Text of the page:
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I want to use a neural network (or any other method, for that matter) to perform regression from a high-dimensional space (10k dimensions) to a low-dimensional space (3 dimensions). To train this, I have many, many input-output training pairs $(x, y)$. So to train for regression, I could just send each training data $x$ through the network, compute the L2 error between its predicted value of $y$ and the ground truth value over my 3 output nodes, and back propagate the derivative of that error.

However, my problem arises because, for each training pair, $(x, y)$, there exist several other training pairs with exactly the same value of $x$. So, my list of training pairs looks like: $(x1, y1a), (x1, y1b), (x1, y1c) ...., (x2, y2a), (x2, y2b), (x2, y2c) ...., (x3, y3a), (x3, y3b), (x3, y3c) ...., .....)$.

This is because every value of $x$ has multiple "plausible" values of $y$, which are all equally important. Therefore, my network will be trained to output different values for the same input.

My question is: How will my network cope with this problem? If I were to pass $x1$ through the network, will it end up outputting just to $y1a$? Or will it average the values of $y1a, y2a, y3a, ...$? Or will it do something else?

And is there an alternative way I can pose this problem? I thought of doing it as a classification, but I would have to discretise my output space, which I want to avoid. And in any case, this would have the same problem as above...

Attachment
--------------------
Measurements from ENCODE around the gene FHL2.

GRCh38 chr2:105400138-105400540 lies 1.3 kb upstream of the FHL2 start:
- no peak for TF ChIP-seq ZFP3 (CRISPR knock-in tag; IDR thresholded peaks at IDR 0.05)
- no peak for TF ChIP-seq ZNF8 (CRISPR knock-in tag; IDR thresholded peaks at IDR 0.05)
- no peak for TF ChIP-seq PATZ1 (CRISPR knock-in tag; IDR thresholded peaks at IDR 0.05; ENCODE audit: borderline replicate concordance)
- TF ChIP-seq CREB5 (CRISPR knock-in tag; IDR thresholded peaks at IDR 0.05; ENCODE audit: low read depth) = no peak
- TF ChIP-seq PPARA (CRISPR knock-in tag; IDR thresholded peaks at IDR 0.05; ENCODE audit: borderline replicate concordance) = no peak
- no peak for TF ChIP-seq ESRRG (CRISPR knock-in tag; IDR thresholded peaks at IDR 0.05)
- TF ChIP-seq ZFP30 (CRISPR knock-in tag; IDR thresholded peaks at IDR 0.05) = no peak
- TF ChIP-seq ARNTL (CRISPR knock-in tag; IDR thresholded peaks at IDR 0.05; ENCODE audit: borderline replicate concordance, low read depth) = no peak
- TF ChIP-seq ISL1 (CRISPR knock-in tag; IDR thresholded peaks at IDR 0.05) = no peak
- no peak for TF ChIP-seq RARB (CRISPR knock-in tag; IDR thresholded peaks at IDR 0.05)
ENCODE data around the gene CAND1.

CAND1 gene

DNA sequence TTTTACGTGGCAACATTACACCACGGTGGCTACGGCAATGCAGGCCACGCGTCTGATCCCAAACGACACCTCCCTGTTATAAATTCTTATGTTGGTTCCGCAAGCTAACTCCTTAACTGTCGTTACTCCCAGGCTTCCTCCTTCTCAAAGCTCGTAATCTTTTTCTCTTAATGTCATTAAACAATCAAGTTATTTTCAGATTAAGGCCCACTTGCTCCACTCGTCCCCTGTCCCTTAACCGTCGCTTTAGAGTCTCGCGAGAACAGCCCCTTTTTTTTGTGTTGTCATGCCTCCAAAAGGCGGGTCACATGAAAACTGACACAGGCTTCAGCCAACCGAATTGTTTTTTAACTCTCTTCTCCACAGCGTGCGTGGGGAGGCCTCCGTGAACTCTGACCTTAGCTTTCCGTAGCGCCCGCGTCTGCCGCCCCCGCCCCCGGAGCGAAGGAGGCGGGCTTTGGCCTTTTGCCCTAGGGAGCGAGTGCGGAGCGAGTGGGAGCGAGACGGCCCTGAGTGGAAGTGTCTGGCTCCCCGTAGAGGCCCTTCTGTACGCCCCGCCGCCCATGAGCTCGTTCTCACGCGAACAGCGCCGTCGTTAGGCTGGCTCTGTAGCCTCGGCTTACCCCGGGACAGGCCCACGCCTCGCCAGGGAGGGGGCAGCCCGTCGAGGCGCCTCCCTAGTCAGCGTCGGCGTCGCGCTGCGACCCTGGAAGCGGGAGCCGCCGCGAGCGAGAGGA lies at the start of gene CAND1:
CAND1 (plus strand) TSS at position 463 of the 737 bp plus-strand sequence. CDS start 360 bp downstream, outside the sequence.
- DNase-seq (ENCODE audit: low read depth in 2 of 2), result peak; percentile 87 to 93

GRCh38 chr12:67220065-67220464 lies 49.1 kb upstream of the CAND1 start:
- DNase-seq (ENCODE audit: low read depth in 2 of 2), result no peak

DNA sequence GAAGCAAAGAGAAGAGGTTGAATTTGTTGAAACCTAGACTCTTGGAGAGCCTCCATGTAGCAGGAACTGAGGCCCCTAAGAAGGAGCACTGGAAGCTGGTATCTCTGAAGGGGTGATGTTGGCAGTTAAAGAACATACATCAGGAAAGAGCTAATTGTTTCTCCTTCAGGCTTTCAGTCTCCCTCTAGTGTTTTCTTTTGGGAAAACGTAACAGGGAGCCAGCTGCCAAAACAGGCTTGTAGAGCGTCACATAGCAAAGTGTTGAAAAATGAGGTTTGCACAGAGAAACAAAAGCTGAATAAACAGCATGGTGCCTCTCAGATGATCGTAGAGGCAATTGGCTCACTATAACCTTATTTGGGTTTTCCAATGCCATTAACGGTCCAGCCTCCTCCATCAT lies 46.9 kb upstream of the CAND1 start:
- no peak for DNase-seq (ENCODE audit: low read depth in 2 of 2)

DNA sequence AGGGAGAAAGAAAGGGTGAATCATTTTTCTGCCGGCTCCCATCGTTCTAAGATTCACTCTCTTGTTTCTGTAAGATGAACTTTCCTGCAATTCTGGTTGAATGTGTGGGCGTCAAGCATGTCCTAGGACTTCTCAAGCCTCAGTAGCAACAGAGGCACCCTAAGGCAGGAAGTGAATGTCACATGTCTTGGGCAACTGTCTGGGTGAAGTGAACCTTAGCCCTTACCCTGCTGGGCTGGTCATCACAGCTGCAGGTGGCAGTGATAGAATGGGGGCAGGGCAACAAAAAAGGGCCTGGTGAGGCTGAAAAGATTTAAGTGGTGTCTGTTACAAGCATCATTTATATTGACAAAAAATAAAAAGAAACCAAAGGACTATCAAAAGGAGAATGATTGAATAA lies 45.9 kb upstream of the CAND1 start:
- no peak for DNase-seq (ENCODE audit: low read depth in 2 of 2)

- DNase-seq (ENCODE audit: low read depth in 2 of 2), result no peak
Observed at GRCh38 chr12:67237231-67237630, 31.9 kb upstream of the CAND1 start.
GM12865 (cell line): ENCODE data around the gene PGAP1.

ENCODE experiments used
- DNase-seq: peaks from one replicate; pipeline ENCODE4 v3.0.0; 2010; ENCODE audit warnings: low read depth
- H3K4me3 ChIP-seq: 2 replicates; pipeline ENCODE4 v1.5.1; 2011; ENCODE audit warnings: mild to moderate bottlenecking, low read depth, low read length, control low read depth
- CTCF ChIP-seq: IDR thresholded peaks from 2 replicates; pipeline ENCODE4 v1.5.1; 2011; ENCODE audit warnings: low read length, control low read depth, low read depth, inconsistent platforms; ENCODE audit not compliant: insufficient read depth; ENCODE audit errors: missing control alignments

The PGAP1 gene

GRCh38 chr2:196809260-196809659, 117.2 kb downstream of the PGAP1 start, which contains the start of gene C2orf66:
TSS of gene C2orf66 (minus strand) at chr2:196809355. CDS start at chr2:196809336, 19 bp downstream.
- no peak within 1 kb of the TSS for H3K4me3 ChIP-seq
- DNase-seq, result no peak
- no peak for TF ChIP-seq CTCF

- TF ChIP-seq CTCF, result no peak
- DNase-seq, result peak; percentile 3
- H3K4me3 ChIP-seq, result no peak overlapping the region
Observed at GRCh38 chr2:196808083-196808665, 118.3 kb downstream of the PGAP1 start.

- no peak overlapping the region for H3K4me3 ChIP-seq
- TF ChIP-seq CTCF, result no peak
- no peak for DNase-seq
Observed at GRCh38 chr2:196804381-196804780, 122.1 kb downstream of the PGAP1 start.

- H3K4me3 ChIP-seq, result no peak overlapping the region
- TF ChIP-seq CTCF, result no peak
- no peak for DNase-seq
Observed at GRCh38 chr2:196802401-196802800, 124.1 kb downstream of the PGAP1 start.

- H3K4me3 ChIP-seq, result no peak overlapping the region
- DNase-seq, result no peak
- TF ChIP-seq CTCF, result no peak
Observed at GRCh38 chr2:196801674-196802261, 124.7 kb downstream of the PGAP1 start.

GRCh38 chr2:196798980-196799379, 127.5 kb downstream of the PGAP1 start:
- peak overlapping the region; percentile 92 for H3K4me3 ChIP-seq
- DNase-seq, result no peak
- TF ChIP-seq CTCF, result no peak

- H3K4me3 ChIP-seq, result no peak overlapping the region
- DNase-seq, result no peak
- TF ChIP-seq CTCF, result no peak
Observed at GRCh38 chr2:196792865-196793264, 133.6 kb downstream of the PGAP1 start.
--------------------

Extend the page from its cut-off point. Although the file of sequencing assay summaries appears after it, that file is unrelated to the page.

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See this paper$^1$ that might help you. That paper relates that "supervised learning is a classic data mining problem where one wishes to be able to predict an output value associated with a particular input vector. We present a new twist on this classic problem where, instead of having the training set contain an individual output value for each input vector, the output values in the training set are only given in aggregate over a number of input vectors."

[1] Musicant DR, Christensen JM, Olson JF. Supervised learning by training on aggregate outputs. Seventh IEEE International Conference on Data Mining (ICDM 2007): IEEE; 2007. p. 252-61.

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    $\begingroup$ Can you summarise the contents as the link may go dead in the future. $\endgroup$
    – mdewey
    Sep 29, 2016 at 11:19
  • $\begingroup$ While this link may answer the question, it is better to include the essential parts of the answer here and provide the link for reference. Link-only answers can become invalid if the linked page changes. - From Review $\endgroup$ Sep 29, 2016 at 12:18
  • $\begingroup$ @gung I already edited this to include the topic of the paper, but I see that has been removed-so-please confirm that the practice is that only the original author can substantially supplement answers, so that I do not waste time in the future, please. $\endgroup$
    – Carl
    Sep 29, 2016 at 15:26
  • $\begingroup$ @Carl, we should let the OP make those kinds of substantive edits to their post (unless they invite you to do so). If the OP doesn't edit this, it can be deleted. $\endgroup$ Sep 29, 2016 at 16:51
  • $\begingroup$ gung, @Carl looked up the paper and provided a quotation. That was objective and constructive. IMO it should have been accepted, for the following reasons. SE encourages the community to improve answers as well as questions: this is the opposite of your intimation that we need to leave such edits to the original posters. Of course we need to take care not to change the originally intended meaning of a post, but that scarcely seems to be a problem in this case. $\endgroup$
    – whuber
    Sep 29, 2016 at 16:59

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